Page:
• Pinterest. This social media platform lets you easily bring together images into themed “boards”. It is particularly good for discovering new images, so you will want to use it in at least the research stage. Another advantage is that many people are familiar with the platform, so you can easily collaborate with others.
  • Canva. Canva provides online graphic-design tools that offer a free alternative to expensive industry software. Its moodboard maker has an easy-to-use drag-and-drop interface and several template options. The clean layout makes it a professional-looking option for presenting your work to others.
  • Milanote. This is another good browser-based app. It packs some handy additional features, like the ability to add videos and gifs, font files and text notes to explain your thinking.

How to Choose Your Moodboard Format

To decide whether to make your moodboard physical or digital, consider:

  • Are the clients or people you’re communicating with local or remote? If they’re far away, a digital moodboard that you can email to them or share a link to will be more practical.
  • How important are textures to you? If you think your ideas are best conveyed by real fabrics and materials that a person can feel with their fingers, a physical board might be the choice for you.
  • Where are you collecting most of your moodboard items from? If you tend to spend a lot of time online, all the while saving images that inspire you, go digital. If you love reading magazines and already have a stack of them to work with, go physical. Play to your strengths.

Step-by-Step Guide: Make Your Own Moodboard

There are three steps to making a moodboard:

  1. Brainstorm your theme. You probably have some ideas in mind from the get-go. Now brainstorm some keywords associated with these ideas — for an interior design project, you might zero in on the style (modernist, Scandinavian, tropical), materials (concrete, ash wood, rattan) or color (mustard yellow, blush pink, forest green). This will help you with online image searches — try Google but also Getty, Unsplash, Pinterest and Instagram. If you’re not drawn to a particular idea yet, just sit down with an industry magazine or book, let your eyes roam and take note of what resonates. You’ll soon find inspiration.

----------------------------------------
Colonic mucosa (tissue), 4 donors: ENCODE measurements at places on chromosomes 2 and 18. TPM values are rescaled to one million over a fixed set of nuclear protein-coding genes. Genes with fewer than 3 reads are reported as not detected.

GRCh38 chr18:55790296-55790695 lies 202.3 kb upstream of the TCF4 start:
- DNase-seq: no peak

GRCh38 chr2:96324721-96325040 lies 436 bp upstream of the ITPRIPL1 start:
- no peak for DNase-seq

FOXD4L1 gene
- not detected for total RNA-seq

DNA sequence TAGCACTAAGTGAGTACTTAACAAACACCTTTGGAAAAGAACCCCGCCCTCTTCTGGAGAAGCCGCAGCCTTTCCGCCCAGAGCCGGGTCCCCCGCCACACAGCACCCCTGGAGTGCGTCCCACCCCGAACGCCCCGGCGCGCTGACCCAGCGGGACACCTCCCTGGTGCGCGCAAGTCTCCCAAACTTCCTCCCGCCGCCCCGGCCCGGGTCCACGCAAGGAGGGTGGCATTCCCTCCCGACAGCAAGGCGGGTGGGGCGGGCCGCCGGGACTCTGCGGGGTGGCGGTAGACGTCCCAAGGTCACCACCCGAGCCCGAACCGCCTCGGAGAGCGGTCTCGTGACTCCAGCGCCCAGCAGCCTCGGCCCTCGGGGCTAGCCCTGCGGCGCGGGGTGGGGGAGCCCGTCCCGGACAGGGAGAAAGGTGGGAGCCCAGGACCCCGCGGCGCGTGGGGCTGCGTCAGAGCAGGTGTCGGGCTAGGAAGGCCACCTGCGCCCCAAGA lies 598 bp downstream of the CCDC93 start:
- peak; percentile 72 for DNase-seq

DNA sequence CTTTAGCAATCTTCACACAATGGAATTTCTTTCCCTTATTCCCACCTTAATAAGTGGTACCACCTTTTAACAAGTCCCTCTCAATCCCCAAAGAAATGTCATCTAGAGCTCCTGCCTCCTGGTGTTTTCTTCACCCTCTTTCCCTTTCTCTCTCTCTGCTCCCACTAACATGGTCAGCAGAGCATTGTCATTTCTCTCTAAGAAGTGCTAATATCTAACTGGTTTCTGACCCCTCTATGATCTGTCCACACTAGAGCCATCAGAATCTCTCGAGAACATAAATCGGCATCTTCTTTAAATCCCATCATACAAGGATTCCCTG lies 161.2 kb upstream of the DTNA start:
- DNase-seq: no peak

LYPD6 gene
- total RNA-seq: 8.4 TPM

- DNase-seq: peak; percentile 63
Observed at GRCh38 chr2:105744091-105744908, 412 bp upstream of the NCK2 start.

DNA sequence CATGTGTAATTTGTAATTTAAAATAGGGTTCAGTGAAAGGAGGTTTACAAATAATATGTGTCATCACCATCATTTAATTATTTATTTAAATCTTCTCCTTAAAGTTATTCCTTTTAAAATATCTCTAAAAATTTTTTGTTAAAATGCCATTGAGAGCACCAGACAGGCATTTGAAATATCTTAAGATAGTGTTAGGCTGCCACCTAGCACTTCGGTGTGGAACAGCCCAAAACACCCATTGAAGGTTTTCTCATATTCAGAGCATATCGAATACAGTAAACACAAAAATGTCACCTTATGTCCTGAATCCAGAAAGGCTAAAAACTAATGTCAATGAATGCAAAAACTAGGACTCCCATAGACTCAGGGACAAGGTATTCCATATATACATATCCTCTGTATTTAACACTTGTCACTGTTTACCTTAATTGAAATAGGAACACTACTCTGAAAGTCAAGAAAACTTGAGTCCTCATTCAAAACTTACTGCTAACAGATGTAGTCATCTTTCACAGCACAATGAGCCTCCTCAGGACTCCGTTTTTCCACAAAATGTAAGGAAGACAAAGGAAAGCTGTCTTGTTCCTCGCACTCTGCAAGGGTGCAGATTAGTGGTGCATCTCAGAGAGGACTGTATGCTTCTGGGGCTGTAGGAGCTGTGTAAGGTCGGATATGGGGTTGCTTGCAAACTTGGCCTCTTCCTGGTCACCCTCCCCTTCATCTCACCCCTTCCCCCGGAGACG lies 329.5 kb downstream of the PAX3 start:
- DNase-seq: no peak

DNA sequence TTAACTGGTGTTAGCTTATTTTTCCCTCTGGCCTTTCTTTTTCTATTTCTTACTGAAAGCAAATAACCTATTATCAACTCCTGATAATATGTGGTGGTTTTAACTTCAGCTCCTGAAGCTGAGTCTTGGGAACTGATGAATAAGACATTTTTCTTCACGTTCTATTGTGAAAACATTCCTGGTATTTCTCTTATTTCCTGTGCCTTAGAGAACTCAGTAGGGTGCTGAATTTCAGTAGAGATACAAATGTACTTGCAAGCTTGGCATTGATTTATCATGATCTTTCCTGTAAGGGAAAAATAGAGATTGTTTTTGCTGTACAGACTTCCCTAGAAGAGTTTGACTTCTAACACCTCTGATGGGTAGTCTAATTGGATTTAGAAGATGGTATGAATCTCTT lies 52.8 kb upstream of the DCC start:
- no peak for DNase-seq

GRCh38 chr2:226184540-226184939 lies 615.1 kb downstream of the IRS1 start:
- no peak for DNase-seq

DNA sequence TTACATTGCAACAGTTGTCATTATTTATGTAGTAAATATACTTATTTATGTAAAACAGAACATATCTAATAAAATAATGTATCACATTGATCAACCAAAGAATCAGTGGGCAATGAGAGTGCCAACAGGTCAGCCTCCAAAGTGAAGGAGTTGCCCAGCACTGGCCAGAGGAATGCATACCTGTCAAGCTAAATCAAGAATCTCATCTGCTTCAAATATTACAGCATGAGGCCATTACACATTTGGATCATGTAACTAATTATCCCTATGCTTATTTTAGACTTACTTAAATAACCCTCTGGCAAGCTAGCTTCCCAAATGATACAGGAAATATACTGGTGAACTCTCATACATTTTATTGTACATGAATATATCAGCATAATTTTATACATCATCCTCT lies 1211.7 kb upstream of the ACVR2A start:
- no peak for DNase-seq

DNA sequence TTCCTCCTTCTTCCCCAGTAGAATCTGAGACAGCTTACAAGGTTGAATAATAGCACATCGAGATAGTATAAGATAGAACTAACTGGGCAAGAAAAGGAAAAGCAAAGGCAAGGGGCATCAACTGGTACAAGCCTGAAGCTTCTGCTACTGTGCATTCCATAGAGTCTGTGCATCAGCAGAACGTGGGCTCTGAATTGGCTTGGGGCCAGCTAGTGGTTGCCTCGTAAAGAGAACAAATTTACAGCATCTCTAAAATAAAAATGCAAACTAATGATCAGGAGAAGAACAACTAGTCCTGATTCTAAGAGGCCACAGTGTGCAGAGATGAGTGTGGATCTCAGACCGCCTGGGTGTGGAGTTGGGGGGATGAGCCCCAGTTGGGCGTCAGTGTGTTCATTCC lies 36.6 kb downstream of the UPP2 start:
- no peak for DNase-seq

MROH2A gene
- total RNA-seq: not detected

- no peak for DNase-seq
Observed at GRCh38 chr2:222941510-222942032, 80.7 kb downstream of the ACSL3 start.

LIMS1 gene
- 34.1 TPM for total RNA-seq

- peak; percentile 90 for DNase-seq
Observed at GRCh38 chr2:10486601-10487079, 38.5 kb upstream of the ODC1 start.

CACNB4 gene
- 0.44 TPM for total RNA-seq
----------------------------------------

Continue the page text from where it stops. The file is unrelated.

2. Collect your elements. Take your early sources of inspiration, then challenge yourself to think outside of the box to find more. Movie mise en scene, fashion editorial shoots, vintage illustrations, art works, fabric and color swatches, architecture, objects and clothing can all be good moodboard fodder. Don’t disregard typography either — an old-style serif font will have very different connotations to a clean and contemporary sans-serif style, and this makes it a great tool for you to showcase some keywords or relevant quotes.
  3. Review, curate and present your board. Odds are, you now have more material than is useful. Curate by choosing images and samples that come together harmoniously, building in some breadth to reflect your originality (or increase your chances of appealing to the client, if you’re working with one). A cohesive color palette is important, so discard anything that clashes. If you’re making a digital board, consider eye-droppering five key colors from the images into swatches. If you’re making a physical board, obtain real paint and fabric swatches for the same effect.